The Six Reasons People Leave Companies

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This is an excerpt from my book Keep Your People: The Startup Manager's Guide to Employee Retention. Buy it today!

This is a book about keeping your people. It is written with the startup manager in mind — written, that is, with the understanding that you have better things to do, that you can’t pay the highest salaries, that things are breaking all the time at work, and that you just want to learn how to get your people to stay, dammit, so you don’t have to keep retraining new hires.

Out of respect for your time, this book will be short.

The first step to keeping your people is to understand why they leave. A nuanced understanding of why people leave gives you more levers to use in pursuit of higher employee retention.

I will argue in the coming pages that there are six categories of reasons that people leave companies. These six categories are the result of three years of searching and experimentation. The way it started was that I really, really disliked people leaving me — and so, shortly after I became a manager, I started seeking out patterns in the reasons people gave as they left.

I asked friends for their decision-making processes. I interviewed employees and former employees at my company to see what reasons, if any, they gave for quitting. I googled online for retrospectives and discussions, and asked mentors in Singapore’s tech ecosystem for advice.

In the first, lean year, this search was out of desperation more than anything else. People were leaving my company for a variety of reasons, and I needed to stem the tide. I discovered that the Vietnam office was badly managed before I was hired to run things; the ex-employees I talked to had a long list of complaints.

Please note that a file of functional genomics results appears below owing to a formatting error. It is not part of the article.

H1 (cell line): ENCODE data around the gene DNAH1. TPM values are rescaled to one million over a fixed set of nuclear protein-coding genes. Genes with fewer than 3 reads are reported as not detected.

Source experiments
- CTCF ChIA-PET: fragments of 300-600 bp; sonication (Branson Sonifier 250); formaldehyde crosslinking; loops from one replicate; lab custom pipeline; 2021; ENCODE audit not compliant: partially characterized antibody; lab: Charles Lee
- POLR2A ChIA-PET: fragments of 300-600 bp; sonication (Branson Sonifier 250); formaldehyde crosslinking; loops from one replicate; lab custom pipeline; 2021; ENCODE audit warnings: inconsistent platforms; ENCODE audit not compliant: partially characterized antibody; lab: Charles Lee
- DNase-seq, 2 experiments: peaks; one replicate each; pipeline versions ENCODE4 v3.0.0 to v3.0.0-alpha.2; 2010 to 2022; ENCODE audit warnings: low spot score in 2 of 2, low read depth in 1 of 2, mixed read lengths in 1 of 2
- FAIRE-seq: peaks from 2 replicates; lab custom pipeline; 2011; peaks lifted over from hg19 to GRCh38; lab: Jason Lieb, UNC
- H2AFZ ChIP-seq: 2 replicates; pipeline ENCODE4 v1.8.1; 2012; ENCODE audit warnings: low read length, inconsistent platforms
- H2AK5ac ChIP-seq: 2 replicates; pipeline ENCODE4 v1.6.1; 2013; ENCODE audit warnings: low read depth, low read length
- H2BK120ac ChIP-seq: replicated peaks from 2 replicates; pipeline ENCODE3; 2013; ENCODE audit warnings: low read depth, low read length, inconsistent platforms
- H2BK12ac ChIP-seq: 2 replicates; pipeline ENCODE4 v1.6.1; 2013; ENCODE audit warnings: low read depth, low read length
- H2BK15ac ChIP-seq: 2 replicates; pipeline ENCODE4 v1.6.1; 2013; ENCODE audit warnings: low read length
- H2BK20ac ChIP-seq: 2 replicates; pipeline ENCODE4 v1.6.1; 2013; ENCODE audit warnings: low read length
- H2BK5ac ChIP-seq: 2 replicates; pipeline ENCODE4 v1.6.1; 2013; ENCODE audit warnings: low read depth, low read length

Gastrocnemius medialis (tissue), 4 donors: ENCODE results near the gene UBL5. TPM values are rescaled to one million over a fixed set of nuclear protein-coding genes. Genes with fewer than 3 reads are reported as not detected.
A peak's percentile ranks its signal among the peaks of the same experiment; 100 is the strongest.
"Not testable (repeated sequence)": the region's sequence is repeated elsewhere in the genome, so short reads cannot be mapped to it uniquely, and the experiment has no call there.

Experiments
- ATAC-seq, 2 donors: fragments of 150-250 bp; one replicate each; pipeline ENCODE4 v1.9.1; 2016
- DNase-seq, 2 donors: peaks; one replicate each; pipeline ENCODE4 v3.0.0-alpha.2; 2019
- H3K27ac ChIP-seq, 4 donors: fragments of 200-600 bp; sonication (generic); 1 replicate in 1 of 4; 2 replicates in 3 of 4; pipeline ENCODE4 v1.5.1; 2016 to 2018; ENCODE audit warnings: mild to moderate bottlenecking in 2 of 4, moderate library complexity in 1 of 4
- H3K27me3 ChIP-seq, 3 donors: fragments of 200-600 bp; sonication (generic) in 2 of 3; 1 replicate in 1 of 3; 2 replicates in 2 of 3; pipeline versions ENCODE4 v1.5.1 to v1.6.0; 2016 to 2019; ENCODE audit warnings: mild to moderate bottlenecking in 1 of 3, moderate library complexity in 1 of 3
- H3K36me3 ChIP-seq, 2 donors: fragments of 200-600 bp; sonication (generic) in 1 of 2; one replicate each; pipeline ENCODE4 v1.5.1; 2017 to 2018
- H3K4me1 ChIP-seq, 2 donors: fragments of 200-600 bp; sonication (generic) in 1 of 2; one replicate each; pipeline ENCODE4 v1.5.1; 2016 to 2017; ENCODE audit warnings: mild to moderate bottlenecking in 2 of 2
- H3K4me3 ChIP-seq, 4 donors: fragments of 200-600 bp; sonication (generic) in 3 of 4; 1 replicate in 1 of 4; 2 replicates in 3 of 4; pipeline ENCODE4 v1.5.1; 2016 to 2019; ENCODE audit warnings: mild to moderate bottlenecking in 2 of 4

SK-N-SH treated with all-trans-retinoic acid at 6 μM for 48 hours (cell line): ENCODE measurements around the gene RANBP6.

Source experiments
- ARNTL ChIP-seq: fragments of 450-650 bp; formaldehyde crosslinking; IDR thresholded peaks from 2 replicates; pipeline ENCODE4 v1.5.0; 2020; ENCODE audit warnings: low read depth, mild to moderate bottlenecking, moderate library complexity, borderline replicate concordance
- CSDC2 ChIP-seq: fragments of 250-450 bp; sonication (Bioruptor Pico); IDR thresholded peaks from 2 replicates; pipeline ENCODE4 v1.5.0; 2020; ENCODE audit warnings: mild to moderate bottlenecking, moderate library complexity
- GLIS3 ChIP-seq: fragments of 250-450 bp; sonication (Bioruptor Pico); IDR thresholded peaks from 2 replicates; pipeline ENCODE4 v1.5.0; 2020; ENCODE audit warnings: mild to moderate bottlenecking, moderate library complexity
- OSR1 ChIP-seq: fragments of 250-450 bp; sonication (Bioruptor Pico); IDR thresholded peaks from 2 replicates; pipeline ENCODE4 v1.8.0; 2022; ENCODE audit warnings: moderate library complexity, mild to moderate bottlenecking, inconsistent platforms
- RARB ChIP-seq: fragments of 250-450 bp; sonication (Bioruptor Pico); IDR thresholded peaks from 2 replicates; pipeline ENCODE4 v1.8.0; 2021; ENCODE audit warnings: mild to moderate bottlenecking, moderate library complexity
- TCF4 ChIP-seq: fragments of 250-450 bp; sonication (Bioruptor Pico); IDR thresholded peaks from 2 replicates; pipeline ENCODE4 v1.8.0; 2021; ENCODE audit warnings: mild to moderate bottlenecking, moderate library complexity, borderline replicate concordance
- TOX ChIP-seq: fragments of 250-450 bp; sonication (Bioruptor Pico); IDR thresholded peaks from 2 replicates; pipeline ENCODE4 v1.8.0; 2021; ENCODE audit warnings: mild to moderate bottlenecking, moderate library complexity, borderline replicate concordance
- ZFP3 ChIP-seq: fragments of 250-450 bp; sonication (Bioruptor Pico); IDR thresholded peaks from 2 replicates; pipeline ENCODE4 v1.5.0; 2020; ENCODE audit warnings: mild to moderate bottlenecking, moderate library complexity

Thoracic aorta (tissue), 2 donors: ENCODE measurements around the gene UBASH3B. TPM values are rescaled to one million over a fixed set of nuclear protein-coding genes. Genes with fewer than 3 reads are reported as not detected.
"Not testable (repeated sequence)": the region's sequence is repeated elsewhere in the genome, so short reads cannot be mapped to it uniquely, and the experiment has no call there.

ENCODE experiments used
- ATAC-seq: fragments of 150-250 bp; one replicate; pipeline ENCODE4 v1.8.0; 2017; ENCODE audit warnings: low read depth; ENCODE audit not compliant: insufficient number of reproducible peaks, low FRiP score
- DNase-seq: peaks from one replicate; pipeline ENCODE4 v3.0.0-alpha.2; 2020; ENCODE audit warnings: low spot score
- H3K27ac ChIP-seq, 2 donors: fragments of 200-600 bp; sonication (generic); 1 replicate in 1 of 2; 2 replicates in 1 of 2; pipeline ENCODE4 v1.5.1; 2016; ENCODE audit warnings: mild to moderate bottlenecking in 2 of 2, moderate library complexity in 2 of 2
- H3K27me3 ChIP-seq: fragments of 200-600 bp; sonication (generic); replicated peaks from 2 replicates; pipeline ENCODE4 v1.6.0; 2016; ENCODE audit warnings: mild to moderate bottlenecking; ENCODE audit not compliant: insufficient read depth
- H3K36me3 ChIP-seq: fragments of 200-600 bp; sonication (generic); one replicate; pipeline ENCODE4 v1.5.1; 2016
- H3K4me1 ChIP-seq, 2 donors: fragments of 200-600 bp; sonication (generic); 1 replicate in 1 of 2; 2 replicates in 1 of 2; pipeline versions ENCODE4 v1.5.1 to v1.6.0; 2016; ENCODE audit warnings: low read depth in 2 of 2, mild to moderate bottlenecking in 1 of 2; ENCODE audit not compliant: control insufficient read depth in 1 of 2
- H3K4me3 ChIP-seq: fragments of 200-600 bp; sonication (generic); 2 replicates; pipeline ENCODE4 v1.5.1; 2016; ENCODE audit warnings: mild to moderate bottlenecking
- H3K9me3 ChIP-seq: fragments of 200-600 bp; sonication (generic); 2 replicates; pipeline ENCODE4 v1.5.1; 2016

As I searched, I began to build a model for understanding employee retention. Don’t get me wrong, this model was woefully inadequate in the beginning. But it became more and more predictive as time went on — each time I found a new type of reason, I added it to my list.

After three years of trial and error, I've settled on the following list of six reasons. I’m very confident that this framework works; after all that time searching, I’ve not found any significantly different type of reason that won’t fit into one of these six categories. And I’ve used this framework to great success: by the end of my tenure at the company, I could predict with a high degree of consistency the likelihood that any member of my team would leave. This meant being able to plan my activities around their departure; it also meant being able to act early to prevent them from leaving — sometimes even before they realised they were at risk of jumping ship.